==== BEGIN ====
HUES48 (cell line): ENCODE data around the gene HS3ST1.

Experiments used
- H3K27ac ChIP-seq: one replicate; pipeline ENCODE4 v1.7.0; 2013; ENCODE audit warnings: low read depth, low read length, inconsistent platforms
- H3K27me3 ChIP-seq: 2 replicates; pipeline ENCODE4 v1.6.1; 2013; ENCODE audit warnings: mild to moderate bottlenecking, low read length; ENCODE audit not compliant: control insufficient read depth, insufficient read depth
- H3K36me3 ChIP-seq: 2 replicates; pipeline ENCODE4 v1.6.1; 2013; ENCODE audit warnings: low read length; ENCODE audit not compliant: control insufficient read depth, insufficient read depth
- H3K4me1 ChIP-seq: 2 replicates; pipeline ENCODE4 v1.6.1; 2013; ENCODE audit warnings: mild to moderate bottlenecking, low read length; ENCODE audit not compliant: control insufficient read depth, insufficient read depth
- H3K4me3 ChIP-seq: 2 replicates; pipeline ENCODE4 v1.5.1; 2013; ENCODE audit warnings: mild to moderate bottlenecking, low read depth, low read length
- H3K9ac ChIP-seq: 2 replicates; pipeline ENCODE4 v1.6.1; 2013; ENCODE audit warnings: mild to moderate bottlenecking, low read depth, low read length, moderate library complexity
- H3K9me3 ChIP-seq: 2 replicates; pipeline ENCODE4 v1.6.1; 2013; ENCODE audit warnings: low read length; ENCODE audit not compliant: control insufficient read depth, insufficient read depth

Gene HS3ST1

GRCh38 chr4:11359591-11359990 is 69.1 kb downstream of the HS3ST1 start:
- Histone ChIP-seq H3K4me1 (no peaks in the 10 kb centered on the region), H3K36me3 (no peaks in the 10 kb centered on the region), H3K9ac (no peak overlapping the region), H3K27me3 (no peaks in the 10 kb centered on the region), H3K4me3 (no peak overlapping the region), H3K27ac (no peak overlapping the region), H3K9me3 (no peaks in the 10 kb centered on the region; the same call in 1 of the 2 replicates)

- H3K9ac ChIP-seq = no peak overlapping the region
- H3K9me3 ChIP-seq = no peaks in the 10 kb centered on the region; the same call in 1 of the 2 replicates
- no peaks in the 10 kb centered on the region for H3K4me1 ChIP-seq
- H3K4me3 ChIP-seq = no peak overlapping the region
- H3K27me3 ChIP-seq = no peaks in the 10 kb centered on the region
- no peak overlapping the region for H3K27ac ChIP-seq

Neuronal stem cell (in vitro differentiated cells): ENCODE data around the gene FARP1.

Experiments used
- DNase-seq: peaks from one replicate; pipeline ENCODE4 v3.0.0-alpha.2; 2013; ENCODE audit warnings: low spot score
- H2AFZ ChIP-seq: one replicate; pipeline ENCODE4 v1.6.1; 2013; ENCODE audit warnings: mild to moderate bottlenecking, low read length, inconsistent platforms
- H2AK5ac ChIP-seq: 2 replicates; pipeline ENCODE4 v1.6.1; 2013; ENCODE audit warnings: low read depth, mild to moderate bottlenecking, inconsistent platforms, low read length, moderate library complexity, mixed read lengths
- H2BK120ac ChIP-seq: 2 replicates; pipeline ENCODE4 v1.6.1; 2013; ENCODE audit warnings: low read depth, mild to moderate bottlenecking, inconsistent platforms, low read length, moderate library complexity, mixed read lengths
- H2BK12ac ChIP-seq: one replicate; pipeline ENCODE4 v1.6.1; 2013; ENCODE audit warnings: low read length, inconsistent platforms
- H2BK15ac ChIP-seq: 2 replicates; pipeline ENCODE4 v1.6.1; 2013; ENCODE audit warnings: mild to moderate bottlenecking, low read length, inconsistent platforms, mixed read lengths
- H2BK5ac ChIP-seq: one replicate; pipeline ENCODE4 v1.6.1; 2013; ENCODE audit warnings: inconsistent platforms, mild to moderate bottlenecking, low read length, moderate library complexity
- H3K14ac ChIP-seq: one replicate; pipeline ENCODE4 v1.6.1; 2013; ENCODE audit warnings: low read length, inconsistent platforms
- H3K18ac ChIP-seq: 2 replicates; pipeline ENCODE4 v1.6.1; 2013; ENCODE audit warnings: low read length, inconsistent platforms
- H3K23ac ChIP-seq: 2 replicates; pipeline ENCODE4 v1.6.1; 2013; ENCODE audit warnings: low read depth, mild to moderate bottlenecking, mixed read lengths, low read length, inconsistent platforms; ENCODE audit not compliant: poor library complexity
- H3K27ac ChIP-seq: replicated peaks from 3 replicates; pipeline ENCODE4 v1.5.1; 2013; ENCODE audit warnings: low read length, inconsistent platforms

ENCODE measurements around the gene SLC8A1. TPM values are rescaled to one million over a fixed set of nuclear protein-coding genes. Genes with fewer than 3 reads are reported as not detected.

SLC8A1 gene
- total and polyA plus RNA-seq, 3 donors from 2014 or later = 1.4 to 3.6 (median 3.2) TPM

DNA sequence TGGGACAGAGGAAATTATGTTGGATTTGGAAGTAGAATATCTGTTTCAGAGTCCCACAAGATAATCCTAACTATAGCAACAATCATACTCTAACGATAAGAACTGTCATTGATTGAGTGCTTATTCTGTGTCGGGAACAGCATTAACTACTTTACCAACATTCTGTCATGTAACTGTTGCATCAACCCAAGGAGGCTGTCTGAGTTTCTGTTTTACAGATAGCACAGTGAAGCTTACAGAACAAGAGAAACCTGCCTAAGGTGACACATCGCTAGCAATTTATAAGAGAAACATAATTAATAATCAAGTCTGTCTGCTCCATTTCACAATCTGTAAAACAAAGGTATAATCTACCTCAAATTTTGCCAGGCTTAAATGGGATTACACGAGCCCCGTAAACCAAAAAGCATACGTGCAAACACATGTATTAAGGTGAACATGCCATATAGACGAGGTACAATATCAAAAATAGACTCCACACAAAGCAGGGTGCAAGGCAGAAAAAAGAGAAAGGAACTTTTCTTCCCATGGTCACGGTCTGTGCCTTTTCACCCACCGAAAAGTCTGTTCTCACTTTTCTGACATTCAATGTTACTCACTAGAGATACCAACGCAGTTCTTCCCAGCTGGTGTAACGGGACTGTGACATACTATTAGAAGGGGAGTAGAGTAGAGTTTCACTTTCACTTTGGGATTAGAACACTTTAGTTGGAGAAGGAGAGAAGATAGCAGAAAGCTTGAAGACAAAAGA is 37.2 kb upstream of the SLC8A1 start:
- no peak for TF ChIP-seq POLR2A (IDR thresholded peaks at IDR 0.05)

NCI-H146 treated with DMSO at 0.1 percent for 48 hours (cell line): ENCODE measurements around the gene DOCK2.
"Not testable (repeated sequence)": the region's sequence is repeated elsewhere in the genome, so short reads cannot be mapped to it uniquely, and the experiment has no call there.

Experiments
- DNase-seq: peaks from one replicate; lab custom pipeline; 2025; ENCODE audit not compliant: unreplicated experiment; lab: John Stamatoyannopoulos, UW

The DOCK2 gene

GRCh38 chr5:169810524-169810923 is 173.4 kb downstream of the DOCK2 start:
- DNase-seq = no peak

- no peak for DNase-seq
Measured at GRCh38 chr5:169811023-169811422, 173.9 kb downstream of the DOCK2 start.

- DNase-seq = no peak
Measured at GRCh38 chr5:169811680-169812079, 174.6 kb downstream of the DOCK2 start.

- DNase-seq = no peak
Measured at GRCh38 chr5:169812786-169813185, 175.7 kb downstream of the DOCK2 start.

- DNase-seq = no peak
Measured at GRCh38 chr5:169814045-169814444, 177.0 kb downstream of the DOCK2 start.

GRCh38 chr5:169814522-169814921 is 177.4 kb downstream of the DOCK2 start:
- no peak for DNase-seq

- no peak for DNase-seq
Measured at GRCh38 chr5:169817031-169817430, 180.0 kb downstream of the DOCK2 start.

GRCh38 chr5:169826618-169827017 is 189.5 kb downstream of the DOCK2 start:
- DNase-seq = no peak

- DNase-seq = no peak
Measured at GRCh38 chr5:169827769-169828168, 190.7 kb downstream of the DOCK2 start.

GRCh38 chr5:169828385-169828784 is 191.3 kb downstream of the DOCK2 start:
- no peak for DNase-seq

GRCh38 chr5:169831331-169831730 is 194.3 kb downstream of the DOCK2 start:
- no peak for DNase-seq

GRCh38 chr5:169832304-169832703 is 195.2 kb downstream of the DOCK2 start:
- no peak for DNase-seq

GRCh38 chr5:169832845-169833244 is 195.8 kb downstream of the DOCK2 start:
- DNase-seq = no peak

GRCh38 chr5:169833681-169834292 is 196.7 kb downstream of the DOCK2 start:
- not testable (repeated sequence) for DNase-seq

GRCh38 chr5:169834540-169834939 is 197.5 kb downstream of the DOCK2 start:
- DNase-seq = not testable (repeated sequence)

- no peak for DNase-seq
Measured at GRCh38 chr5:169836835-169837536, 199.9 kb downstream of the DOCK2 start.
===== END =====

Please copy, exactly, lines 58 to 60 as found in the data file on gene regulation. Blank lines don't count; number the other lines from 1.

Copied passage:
- DNase-seq = no peak
Measured at GRCh38 chr5:169827769-169828168, 190.7 kb downstream of the DOCK2 start.

GRCh38 chr5:169828385-169828784 is 191.3 kb downstream of the DOCK2 start: